Goal Diggers this episode is a beautiful story of how you can make a profit AND an impact. Today we are talking to the beautiful and brilliant Jess Ekstrom, the founder and CEO of Headbands of Hope, a company she started as a junior in college in 2012. For every headband sold, a headband is given to a child with cancer. The company has been featured on the TODAY Show, Vanity Fair, Seventeen, Good Morning America and People Magazine.
These headbands have been worn and supported by celebrities such as Lauren Conrad, Lea Michele, and so many more! But most importantly, they’ve donated over 200,000 headbands to every children’s hospital in the United States and 15 countries. Jess was named the Women’s Health Magazine Ultimate Game Changer in 2017 and also received ‘Entrepreneur of the Year’ award from Atlantic BT. AND A Huffington Post article named her a “limit breaking female founder”.
In this episode, you’ll find out that you shouldn’t have to choose between making a living and making a difference. She’s passionate about helping others find those collision points and live a more purposeful life. Goal Diggers, without further adieu, Jess Ekstrom!
FINDING “YOUR THING”
Think of those moments when you feel so connected to what you are doing, and you just know you’re on the right path. For Jess, it was turning in-hospital visits while interning at Make A Wish that she just felt so aligned and on fire for her work. She sais she just knew inside that was her calling, and thus, Headbands Of Hope was created!
Jess faced a MAJOR challenge right out the gates of starting her business (You have to tune in to hear this story… it rocked my world), but she just knew that wasn’t how the story was supposed to end. Goal Diggers, if you have an idea that you can’t stop thinking about, follow that.
STARTING A BUSINESS IN COLLEGE:
Calling all college Goal Diggers! It is possible! “I’ll be honest, I wasn’t a grade A student that was over-achieving, but it really came from a place of reactionary problem solving, and I just knew I had to do it. And you have to accept that the roadblocks and problems are a part of the journey- it doesn’t mean you are bound to fail.”
Jess right away acknlowedged the difficulties of starting with little experience in the “business” world but attributed her success to being scrappy and creative, pursuing different options for factory made. “You don’t want to seem too naive and ask the wrong questions” at the beginning, but just trust that you are doing your best. “I feel like in the beginning I felt like I had to pretend to be this typical “business person” who was always on, always had the right answer. I was getting exhausted pretending to be who I thought I had to. Slowly but surely, transitioning into myself and not putting on the persona of being a “typical” businesswoman.”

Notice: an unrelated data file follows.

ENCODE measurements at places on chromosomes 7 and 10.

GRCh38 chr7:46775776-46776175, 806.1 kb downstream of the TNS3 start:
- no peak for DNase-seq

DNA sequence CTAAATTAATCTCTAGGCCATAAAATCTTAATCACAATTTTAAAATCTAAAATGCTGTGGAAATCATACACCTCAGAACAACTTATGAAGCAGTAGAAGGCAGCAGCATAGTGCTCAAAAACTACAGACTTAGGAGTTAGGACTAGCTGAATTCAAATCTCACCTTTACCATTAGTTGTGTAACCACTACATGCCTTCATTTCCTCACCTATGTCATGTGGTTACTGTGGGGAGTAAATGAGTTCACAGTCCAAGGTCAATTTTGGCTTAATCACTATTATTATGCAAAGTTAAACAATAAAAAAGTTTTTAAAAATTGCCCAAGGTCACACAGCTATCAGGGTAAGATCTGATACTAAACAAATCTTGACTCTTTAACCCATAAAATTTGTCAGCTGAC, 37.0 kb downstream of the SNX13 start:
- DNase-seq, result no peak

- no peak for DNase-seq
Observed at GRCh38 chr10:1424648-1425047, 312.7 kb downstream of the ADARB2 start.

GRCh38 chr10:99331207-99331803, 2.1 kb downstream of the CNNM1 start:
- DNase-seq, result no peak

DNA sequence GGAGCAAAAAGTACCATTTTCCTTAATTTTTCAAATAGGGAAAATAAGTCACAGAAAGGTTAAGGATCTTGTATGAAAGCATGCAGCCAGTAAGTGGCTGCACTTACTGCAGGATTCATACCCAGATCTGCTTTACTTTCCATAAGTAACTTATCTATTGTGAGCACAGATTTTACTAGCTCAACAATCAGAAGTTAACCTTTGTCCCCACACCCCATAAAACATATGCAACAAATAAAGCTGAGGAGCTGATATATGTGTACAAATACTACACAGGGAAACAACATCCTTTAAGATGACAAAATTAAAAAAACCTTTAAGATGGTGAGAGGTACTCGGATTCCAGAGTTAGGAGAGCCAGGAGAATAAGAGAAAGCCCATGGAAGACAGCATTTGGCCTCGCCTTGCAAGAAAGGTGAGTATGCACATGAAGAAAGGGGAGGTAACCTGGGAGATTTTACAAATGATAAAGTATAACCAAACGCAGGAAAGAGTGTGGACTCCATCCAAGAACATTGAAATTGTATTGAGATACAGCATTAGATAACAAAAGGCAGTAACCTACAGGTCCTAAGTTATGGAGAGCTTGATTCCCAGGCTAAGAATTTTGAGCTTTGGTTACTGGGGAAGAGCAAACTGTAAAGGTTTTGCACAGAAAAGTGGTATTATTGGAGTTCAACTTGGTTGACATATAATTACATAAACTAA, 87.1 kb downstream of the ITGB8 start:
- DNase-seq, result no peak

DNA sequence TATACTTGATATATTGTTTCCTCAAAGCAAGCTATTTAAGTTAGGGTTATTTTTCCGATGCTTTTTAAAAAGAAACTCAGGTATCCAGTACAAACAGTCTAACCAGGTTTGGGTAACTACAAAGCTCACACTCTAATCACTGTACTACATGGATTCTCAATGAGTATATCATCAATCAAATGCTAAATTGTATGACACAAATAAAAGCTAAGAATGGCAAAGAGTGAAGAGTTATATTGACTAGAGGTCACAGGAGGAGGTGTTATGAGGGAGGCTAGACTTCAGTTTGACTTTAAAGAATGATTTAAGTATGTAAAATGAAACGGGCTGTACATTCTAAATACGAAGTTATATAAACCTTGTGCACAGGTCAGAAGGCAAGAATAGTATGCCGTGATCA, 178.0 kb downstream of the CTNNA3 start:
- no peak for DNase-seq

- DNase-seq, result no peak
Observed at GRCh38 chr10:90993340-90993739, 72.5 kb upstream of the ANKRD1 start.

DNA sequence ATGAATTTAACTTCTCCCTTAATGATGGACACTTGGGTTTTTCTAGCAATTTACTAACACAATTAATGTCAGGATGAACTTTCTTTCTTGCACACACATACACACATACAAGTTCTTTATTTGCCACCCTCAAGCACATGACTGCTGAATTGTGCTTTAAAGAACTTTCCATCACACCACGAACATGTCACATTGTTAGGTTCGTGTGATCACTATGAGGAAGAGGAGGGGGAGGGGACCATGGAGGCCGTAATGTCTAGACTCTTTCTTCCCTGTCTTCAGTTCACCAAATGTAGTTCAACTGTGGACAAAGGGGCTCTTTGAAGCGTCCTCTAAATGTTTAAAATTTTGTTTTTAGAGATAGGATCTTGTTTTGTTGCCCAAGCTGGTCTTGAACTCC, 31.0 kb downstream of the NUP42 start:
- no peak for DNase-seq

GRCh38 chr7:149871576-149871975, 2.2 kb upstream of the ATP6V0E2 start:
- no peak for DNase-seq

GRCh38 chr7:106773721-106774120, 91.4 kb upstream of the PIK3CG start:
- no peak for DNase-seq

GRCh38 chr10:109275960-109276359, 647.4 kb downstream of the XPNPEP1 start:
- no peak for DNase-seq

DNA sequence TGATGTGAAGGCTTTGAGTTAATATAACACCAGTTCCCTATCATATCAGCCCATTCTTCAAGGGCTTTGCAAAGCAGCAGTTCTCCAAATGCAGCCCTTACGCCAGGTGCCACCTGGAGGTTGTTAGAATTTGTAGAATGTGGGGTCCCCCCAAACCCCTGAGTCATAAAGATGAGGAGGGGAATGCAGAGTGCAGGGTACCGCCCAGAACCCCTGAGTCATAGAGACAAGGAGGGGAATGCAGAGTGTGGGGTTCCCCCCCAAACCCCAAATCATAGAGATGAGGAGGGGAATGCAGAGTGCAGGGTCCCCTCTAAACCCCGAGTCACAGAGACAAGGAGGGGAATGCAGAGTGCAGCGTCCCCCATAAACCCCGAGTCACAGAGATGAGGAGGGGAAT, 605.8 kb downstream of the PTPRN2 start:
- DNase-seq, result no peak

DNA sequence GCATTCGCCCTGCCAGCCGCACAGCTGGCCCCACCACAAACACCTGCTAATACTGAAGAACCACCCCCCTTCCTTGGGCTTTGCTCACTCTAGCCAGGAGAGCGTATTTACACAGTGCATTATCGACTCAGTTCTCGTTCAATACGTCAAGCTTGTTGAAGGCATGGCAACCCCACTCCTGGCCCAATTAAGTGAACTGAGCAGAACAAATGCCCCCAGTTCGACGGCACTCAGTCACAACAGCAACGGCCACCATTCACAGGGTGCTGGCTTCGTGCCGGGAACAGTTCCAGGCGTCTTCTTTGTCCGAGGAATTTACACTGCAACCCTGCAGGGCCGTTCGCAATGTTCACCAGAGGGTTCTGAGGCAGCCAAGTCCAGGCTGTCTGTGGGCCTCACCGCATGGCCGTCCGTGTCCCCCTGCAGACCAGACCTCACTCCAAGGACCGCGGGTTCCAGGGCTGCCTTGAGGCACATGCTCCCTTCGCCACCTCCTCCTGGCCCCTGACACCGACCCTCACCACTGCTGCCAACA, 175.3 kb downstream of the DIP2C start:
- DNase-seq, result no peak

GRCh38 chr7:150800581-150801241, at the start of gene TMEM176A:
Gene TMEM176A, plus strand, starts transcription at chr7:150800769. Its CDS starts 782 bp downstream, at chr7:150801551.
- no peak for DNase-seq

No matter what your age is or if you are a college student or not, there is so much truth in what Jess is saying- there is not one way to succeed. Just be yourself and write your own rule book!
CREATING PROFIT AND IMPACT:
Jess pointed out that the world is moving towards a world that values companies that give back, and that it’s going to stop being a “trend” and start becoming an expectation. There are a ton of ways to make your business give back without it being a “front and center” cause: from how you outsource, purchase, employ, etc. You can take your day to day operations and use them for good!
Goal Diggers, you can make a difference and a profit. Jess has donated over 200,000 headbands (which also means, she has SOLD over 200,000). Jess stated, “I felt successful before I even started a profit” but acknowledged that at times it can be hard to distinguish between the line between alignment and business, but as the business grows and you have logistics (staff, payroll, etc), you feel like you lose that connection to the purpose. “I think there is a misconception that social entrepreneurs are just skipping through meadows with flower crowns on, but it does get challenging to keep perspective on the bigger purpose.”, but in actuality, there are running a business (often with more logistics!) than the rest of us! However, along with the challenges, working for something greater than yourself is incredibly inspiring. Jess gave the advice to “bottle up the feelings in the early days, to remind us of the impact in the later, more difficult days”
Imperfect action is better than standing still. I’d rather look back and say “look what I’ve done” and not “look what I wish I would’ve done”
Wow, this woman. Jess is realistic, honest, and brilliant! I admire her tenacity and true mission-driven business. I’ll wrap up this blog post with this quote from Jess, “Living a vibrant and meaningful life is meant to be messy- that’s all part of the process. You can’t control the random stuff that happens, but you can control the meaning you assign it.”